Electrical Engineering
      and Computer Sciences

Electrical Engineering and Computer Sciences

COLLEGE OF ENGINEERING

UC Berkeley

PERCU: A Holistic Method for Evaluating High Performance Computing Systems

William TC Kramer

EECS Department
University of California, Berkeley
Technical Report No. UCB/EECS-2008-143
November 5, 2008

http://www.eecs.berkeley.edu/Pubs/TechRpts/2008/EECS-2008-143.pdf

PERCU is a comprehensive evaluation methodology for large-scale systems that expands Performance analysis to include Effective work dispatching, Reliability, Consistency, and Usability. The PERCU approach and its components can be used for initial system assessment as well as for on-going quality assurance of High Performance Computing (HPC) and other systems. PERCU leverages work that has to be done in traditional benchmarking and acquisition approaches by compositing existing data to gain additional insights. A key contribution is the Sustained System Performance (SSP) concept which uses time-to-solution for assessing the productive work potential of systems for an arbitrary set of applications. The SSP provides a fair way to compare systems deployed at different times and provides a method to assess sustained price performance in a comprehensive manner. This work also discusses the Effective System Performance (ESP) test, developed to encourage and assess improved job launching and resource management – both important aspects for a productive HPC system. Reliability is the third characteristic of a productive system. This work explores the major causes of failure for very large systems and suggests improved methods for a priori assessment of the reliability of HPC systems. Consistent execution of programs is a metric often overlooked in assessments, but is a key service quality feature. This work shows how lack of consistency impacts quality of service and defines approaches for assessing and improving consistency. Usability is discussed for completeness and as future work. PERCU can be used, in all or part, and with a limitless scale of detail and effort. At its simplest, it is a framework for holistic evaluation. In its detail, it introduces a set of methods for measurement of key parameters that impact quality of service on HPC systems. The use and impact of each PERCU element is documented for multiple systems, mostly using systems evaluated at the National Energy Research Scientific Computing (NERSC) Facility.

Advisor: David E. Culler and James Demmel


BibTeX citation:

@phdthesis{Kramer:EECS-2008-143,
    Author = {Kramer, William TC},
    Title = {PERCU: A Holistic Method for Evaluating High Performance Computing Systems},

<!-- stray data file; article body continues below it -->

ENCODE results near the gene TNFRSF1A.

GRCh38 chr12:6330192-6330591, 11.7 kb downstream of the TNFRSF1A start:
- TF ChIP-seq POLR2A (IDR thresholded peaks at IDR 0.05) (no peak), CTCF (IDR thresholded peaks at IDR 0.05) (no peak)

School = {EECS Department, University of California, Berkeley},
    Year = {2008},
    Month = {Nov},
    URL = {http://www.eecs.berkeley.edu/Pubs/TechRpts/2008/EECS-2008-143.html},
    Number = {UCB/EECS-2008-143},
    Abstract = {PERCU is a comprehensive evaluation methodology for large-scale systems that expands Performance analysis to include Effective work dispatching, Reliability, Consistency, and Usability. The PERCU approach and its components can be used for initial system assessment as well as for on-going quality assurance of High Performance Computing (HPC) and other systems. PERCU leverages work that has to be done in traditional benchmarking and acquisition approaches by compositing existing data to gain additional insights. 

A key contribution is the Sustained System Performance (SSP) concept which uses time-to-solution for assessing the productive work potential of systems for an arbitrary set of applications. The SSP provides a fair way to compare systems deployed at different times and provides a method to assess sustained price performance in a comprehensive manner. This work also discusses the Effective System Performance (ESP) test, developed to encourage and assess improved job launching and resource management – both important aspects for a productive HPC system. Reliability is the third characteristic of a productive system. This work explores the major causes of failure for very large systems and suggests improved methods for a priori assessment of the reliability of HPC systems. Consistent execution of programs is a metric often overlooked in assessments, but is a key service quality feature. This work shows how lack of consistency impacts quality of service and defines approaches for assessing and improving consistency. Usability is discussed for completeness and as future work.

PERCU can be used, in all or part, and with a limitless scale of detail and effort. At its simplest, it is a framework for holistic evaluation. In its detail, it introduces a set of methods for measurement of key parameters that impact quality of service on HPC systems. The use and impact of each PERCU element is documented for multiple systems, mostly using systems evaluated at the National Energy Research Scientific Computing (NERSC) Facility.}
}

EndNote citation:

%0 Thesis
%A Kramer, William TC
%T PERCU: A Holistic Method for Evaluating High Performance Computing Systems
%I EECS Department, University of California, Berkeley
%D 2008
%8 November 5
%@ UCB/EECS-2008-143
%U http://www.eecs.berkeley.edu/Pubs/TechRpts/2008/EECS-2008-143.html
%F Kramer:EECS-2008-143